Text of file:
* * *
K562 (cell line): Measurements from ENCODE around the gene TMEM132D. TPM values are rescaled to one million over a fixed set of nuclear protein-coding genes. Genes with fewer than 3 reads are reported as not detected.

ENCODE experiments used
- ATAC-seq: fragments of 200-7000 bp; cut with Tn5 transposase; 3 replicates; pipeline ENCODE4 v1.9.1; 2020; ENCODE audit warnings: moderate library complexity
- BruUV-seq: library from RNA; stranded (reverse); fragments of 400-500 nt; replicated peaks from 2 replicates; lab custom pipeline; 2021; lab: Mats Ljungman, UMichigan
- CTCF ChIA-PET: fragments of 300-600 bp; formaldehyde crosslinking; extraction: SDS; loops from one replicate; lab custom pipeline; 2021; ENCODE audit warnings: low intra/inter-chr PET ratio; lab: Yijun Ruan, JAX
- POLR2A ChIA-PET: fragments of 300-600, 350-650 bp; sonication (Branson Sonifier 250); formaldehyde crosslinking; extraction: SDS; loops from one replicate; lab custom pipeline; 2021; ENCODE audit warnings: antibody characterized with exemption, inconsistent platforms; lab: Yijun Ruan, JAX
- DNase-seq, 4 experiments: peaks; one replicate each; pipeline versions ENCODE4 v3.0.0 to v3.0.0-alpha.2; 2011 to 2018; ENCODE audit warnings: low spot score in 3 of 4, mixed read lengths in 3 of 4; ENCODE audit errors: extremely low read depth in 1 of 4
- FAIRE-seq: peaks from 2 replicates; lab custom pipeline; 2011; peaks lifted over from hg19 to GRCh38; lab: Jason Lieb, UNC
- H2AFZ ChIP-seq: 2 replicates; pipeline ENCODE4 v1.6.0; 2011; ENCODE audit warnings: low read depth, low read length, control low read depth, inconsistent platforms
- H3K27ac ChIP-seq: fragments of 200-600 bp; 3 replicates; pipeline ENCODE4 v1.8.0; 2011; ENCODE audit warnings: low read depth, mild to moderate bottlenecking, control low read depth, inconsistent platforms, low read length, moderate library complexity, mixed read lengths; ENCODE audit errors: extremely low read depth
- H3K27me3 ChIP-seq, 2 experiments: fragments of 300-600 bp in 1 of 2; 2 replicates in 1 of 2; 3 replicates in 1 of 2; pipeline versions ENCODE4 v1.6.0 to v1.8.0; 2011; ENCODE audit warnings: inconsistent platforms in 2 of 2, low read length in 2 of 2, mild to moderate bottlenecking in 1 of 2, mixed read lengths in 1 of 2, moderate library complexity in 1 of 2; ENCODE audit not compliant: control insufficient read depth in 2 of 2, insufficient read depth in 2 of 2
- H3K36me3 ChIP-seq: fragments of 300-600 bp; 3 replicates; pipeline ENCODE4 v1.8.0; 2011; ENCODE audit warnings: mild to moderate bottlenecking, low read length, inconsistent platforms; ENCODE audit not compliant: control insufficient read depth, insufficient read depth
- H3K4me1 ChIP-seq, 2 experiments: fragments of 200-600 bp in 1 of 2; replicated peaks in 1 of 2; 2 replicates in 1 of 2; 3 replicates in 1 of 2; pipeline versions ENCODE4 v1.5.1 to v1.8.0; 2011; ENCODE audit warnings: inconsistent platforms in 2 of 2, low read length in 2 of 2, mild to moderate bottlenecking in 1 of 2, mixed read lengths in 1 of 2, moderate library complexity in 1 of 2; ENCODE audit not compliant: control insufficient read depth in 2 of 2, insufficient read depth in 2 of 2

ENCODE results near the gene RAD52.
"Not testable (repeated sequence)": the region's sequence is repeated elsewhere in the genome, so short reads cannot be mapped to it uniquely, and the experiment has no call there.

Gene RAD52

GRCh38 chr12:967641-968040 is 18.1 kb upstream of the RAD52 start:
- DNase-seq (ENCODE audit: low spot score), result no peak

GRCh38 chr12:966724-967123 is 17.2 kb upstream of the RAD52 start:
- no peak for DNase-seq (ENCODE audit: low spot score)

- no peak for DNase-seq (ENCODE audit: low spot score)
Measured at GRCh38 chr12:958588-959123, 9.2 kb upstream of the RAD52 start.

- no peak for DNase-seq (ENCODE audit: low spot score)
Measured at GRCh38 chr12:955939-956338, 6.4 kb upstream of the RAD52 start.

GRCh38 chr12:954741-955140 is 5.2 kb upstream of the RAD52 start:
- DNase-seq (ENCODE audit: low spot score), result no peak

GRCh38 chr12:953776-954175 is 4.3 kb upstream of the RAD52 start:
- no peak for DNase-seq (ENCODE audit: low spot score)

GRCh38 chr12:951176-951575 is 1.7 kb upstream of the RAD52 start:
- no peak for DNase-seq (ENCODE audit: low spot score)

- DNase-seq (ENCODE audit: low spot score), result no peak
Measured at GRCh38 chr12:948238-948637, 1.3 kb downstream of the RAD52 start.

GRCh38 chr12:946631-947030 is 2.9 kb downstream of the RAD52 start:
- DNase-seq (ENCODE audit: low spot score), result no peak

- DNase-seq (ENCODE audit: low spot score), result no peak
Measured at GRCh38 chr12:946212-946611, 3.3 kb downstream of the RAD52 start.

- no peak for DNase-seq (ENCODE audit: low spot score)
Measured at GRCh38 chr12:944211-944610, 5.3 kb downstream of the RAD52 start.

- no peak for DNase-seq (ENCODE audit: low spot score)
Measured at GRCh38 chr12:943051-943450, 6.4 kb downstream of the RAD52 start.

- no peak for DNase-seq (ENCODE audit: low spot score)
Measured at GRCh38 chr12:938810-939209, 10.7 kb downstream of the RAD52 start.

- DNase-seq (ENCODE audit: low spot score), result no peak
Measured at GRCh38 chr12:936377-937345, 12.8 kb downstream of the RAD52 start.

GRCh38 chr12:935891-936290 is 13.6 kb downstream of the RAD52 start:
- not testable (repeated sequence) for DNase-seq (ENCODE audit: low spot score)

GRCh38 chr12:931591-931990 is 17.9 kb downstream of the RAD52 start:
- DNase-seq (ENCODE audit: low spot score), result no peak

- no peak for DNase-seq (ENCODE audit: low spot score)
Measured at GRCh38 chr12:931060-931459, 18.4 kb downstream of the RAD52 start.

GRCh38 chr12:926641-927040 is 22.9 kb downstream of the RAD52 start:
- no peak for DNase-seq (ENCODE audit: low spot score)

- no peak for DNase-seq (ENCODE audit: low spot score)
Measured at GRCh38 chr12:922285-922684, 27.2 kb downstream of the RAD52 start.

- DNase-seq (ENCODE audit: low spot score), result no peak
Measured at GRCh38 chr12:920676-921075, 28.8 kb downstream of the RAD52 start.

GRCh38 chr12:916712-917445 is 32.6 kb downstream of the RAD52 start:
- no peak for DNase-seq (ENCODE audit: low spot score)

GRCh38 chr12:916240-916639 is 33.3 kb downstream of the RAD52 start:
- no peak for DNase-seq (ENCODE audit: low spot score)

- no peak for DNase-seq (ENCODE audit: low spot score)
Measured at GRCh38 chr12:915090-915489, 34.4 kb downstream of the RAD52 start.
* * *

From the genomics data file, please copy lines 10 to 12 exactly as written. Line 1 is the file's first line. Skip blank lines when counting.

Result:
- H3K27ac ChIP-seq: fragments of 200-600 bp; 3 replicates; pipeline ENCODE4 v1.8.0; 2011; ENCODE audit warnings: low read depth, mild to moderate bottlenecking, control low read depth, inconsistent platforms, low read length, moderate library complexity, mixed read lengths; ENCODE audit errors: extremely low read depth
- H3K27me3 ChIP-seq, 2 experiments: fragments of 300-600 bp in 1 of 2; 2 replicates in 1 of 2; 3 replicates in 1 of 2; pipeline versions ENCODE4 v1.6.0 to v1.8.0; 2011; ENCODE audit warnings: inconsistent platforms in 2 of 2, low read length in 2 of 2, mild to moderate bottlenecking in 1 of 2, mixed read lengths in 1 of 2, moderate library complexity in 1 of 2; ENCODE audit not compliant: control insufficient read depth in 2 of 2, insufficient read depth in 2 of 2
- H3K36me3 ChIP-seq: fragments of 300-600 bp; 3 replicates; pipeline ENCODE4 v1.8.0; 2011; ENCODE audit warnings: mild to moderate bottlenecking, low read length, inconsistent platforms; ENCODE audit not compliant: control insufficient read depth, insufficient read depth